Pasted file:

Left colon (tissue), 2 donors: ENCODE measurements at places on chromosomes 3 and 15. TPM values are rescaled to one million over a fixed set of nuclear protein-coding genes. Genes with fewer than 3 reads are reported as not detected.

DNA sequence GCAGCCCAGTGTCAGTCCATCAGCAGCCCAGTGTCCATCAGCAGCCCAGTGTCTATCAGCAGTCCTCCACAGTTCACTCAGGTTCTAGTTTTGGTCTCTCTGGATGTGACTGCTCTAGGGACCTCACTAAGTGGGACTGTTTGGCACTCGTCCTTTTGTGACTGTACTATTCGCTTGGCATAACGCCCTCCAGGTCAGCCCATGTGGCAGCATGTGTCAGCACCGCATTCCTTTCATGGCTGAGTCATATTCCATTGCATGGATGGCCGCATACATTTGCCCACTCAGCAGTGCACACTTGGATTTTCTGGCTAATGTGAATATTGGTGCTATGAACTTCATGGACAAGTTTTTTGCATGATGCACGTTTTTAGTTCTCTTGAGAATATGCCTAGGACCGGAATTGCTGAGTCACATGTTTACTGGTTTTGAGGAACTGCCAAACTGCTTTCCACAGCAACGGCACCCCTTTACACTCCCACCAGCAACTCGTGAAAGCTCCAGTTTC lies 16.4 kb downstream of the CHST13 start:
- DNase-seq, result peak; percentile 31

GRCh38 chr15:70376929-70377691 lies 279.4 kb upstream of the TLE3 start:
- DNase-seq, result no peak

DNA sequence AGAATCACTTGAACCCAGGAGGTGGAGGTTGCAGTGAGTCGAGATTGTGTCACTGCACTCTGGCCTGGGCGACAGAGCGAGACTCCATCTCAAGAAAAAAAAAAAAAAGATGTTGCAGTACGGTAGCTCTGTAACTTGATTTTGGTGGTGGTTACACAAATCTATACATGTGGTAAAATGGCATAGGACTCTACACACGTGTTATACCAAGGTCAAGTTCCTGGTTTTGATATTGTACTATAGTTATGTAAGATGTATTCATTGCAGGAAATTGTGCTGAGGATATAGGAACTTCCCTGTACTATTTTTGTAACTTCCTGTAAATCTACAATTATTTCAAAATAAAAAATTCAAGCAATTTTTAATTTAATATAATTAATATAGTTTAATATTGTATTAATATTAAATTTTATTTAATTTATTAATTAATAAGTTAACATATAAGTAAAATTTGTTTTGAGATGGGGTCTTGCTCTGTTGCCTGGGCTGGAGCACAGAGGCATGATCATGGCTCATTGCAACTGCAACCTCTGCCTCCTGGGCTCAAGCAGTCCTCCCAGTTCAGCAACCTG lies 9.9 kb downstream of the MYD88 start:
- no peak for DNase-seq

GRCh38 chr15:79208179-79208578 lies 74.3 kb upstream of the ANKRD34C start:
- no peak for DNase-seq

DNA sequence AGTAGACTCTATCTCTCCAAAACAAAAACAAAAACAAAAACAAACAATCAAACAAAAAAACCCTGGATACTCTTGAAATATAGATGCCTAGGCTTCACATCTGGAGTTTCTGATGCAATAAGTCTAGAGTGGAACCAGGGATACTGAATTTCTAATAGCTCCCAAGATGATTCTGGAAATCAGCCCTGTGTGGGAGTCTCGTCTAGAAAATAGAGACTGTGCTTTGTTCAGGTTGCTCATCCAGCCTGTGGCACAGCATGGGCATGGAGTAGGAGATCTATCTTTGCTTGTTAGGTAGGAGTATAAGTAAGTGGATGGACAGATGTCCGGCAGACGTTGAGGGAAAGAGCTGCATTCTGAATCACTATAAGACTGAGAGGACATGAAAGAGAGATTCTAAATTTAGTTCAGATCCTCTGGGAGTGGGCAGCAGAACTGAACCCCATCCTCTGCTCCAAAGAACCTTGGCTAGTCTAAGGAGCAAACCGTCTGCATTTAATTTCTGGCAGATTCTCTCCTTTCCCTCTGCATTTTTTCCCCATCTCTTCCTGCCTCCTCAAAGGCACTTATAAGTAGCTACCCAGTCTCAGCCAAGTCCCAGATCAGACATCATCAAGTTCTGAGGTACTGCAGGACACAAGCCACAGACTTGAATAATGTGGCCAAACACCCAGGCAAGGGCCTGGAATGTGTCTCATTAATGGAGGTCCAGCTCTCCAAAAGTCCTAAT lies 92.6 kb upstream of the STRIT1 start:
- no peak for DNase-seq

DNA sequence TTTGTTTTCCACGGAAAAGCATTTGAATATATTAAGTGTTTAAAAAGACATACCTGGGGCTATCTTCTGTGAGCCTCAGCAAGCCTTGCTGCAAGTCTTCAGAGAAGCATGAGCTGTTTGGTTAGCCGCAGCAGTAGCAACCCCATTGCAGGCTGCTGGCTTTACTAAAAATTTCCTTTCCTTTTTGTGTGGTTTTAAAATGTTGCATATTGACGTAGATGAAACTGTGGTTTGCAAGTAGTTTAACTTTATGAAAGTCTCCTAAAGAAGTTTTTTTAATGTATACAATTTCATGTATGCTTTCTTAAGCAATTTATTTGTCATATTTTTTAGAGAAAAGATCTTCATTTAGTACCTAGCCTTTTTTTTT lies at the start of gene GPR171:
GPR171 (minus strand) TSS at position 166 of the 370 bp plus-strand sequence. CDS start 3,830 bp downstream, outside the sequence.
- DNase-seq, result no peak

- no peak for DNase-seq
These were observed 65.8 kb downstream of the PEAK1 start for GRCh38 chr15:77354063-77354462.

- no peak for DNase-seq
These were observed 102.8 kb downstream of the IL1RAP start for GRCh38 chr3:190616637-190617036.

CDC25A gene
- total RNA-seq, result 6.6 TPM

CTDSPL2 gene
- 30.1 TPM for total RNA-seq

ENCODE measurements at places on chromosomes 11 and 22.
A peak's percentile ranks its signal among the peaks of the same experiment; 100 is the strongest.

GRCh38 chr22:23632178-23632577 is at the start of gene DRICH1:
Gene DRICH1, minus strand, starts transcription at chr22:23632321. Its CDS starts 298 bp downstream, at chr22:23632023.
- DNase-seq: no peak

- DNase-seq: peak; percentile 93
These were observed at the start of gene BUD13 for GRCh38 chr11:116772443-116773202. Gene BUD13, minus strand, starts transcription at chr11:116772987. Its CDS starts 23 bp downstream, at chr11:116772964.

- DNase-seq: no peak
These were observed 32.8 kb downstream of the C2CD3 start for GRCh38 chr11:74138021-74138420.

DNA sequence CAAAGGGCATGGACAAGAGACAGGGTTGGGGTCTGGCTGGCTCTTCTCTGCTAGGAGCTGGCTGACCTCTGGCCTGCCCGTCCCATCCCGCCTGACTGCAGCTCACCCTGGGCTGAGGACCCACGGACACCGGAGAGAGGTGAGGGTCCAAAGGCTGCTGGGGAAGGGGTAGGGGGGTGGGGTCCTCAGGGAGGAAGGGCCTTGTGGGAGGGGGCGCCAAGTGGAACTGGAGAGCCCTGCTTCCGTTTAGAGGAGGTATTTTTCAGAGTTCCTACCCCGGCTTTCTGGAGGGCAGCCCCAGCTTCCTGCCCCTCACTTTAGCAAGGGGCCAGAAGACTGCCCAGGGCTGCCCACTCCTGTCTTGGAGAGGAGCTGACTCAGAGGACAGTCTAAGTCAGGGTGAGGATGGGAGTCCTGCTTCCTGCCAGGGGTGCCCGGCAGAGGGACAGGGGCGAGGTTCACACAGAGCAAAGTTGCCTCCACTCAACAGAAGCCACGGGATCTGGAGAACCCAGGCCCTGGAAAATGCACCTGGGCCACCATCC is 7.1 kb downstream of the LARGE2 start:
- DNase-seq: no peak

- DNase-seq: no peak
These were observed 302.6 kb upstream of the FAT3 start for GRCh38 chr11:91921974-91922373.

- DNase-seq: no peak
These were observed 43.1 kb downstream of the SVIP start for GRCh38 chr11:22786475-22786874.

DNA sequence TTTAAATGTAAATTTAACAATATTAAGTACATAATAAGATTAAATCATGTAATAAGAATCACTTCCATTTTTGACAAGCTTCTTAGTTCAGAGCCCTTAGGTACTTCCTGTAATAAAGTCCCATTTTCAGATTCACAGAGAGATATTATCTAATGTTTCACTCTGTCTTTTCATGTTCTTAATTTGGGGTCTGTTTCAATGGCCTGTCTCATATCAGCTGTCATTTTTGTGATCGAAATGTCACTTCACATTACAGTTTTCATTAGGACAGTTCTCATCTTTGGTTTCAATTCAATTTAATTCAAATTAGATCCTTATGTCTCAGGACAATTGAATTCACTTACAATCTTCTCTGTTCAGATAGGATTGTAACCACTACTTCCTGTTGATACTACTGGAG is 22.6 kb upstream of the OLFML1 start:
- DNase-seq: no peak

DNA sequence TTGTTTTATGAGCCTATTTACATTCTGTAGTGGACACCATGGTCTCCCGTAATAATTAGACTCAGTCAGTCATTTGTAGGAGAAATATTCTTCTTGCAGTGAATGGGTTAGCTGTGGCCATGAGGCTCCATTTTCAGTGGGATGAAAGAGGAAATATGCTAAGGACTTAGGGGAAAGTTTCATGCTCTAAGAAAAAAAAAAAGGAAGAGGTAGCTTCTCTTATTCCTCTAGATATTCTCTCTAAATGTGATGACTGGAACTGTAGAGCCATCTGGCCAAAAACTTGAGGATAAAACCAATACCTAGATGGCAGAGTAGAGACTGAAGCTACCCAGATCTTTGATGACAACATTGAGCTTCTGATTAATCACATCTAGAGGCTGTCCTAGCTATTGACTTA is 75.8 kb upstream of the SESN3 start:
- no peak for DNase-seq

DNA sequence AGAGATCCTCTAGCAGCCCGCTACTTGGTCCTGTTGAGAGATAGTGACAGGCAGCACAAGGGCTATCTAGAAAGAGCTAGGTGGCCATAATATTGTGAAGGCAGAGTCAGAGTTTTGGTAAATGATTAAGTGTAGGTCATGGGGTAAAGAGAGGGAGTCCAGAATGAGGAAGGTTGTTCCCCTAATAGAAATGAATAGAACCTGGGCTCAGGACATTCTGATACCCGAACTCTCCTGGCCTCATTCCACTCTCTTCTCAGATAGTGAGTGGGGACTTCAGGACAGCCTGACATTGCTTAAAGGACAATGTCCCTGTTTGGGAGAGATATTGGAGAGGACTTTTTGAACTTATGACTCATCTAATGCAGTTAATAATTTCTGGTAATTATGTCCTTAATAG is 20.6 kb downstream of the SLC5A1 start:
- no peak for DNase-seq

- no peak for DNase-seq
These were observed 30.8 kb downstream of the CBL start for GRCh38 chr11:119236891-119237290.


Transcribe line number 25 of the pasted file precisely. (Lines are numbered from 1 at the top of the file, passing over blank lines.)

GRCh38 chr22:23632178-23632577 is at the start of gene DRICH1: